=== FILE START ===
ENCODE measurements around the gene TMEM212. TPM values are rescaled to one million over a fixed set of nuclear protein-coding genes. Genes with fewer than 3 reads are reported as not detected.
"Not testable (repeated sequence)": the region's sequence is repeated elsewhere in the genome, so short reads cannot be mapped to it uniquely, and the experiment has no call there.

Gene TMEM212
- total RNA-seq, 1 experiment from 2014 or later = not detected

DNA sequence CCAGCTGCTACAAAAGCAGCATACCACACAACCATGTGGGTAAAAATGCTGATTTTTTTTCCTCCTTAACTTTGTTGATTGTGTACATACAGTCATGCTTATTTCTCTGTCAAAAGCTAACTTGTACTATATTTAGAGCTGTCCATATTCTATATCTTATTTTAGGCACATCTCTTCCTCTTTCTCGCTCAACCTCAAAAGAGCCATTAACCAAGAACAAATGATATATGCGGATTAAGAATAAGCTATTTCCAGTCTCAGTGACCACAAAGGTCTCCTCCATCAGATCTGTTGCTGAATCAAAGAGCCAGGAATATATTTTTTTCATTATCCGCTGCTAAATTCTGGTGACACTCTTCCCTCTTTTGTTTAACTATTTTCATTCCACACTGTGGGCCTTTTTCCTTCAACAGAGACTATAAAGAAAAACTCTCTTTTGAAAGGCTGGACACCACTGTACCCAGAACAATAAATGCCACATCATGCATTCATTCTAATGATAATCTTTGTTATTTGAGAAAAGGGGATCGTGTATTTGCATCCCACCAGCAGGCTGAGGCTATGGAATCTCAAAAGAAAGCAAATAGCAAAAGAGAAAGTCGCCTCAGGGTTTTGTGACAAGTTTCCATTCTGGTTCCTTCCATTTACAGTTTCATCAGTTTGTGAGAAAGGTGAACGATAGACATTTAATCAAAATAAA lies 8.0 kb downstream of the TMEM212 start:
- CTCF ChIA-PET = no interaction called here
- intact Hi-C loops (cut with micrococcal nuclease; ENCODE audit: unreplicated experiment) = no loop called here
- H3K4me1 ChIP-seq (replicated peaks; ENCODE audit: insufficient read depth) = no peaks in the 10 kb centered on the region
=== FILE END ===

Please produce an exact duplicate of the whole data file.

ENCODE measurements around the gene TMEM212. TPM values are rescaled to one million over a fixed set of nuclear protein-coding genes. Genes with fewer than 3 reads are reported as not detected.
"Not testable (repeated sequence)": the region's sequence is repeated elsewhere in the genome, so short reads cannot be mapped to it uniquely, and the experiment has no call there.

Gene TMEM212
- total RNA-seq, 1 experiment from 2014 or later = not detected

DNA sequence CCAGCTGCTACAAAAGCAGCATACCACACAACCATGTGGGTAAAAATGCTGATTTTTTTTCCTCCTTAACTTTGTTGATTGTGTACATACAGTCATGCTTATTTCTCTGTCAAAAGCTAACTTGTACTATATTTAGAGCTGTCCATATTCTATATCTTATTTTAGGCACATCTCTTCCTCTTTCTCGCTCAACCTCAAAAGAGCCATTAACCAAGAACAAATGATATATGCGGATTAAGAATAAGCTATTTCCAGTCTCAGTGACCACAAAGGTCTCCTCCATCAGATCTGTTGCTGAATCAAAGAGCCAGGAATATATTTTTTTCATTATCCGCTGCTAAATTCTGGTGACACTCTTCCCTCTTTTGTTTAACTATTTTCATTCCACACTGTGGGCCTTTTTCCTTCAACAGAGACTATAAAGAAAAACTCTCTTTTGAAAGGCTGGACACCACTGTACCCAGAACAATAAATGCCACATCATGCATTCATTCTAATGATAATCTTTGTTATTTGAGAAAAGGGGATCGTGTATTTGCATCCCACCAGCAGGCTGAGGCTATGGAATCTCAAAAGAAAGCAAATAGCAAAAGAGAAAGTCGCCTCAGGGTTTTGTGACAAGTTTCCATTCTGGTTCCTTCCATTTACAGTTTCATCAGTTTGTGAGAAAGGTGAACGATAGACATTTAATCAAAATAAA lies 8.0 kb downstream of the TMEM212 start:
- CTCF ChIA-PET = no interaction called here
- intact Hi-C loops (cut with micrococcal nuclease; ENCODE audit: unreplicated experiment) = no loop called here
- H3K4me1 ChIP-seq (replicated peaks; ENCODE audit: insufficient read depth) = no peaks in the 10 kb centered on the region